Every man lives by exchanging.
The economic relationship that a country has with the rest of the world – the balance of payments – and the share of international trade in a country's GDP and how that is measured are among the most important and useful ways of understanding the prosperity of a country and of nations.
What you find is that those countries that trade the most with others – those that are most open to international trade – are also the richest. That, of course is why coastal cities and island communities or nations do so well even when they have few natural resources of their own and why many of the richest countries and cities have excellent waterway systems and coastal hubs, which facilitate trade both internally and externally. It has been said of the Great Lakes in the US that if they were not natural they would have been created in order to facilitate trade within the US, which gives it the economies of scale that help it to be such a prosperous economy.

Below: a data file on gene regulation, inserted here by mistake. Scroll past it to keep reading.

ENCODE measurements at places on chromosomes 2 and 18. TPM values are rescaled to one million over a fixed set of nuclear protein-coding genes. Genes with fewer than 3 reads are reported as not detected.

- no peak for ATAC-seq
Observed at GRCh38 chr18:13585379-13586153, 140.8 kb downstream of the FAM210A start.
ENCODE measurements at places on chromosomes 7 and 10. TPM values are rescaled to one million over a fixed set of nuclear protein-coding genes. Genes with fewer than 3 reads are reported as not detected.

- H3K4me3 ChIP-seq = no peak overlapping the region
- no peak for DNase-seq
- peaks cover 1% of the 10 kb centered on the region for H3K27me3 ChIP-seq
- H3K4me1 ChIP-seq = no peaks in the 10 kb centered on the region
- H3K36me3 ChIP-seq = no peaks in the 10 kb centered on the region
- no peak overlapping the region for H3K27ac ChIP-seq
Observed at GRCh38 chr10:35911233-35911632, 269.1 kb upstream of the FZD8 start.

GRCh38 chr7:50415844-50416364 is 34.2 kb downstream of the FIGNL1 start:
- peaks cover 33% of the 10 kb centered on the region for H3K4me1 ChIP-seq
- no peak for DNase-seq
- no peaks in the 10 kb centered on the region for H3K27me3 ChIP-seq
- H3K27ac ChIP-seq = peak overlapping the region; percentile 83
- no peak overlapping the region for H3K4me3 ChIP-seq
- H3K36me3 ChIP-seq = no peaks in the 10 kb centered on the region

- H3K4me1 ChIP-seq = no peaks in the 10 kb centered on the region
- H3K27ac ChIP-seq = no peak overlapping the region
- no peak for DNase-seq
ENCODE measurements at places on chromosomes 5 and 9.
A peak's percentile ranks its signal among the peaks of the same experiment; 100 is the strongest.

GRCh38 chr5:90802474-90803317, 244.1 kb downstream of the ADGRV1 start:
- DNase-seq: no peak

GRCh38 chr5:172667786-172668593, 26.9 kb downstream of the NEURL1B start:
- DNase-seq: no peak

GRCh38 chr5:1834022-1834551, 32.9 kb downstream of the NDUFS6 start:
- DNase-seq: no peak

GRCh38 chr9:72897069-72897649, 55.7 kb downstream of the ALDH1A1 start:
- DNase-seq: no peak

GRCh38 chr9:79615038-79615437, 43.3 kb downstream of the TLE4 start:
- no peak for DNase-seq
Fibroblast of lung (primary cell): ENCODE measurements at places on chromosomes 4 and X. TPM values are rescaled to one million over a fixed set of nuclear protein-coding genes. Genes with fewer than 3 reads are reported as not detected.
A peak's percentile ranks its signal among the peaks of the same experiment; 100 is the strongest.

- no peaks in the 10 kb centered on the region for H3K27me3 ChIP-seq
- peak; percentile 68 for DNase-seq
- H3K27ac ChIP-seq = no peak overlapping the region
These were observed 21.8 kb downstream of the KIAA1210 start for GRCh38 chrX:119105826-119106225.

Ricardo's theory concerning the reason why more trade creates wealth for everyone involved demonstrated immense insight. Baldly put, he stated that it is still economically beneficial for countries to trade, even if everything their domestic economy produces is better than what is produced by their potential trade partners in absolute terms, because there will still be relative differences. This insight remains central to our understanding of the intrinsic value of open ...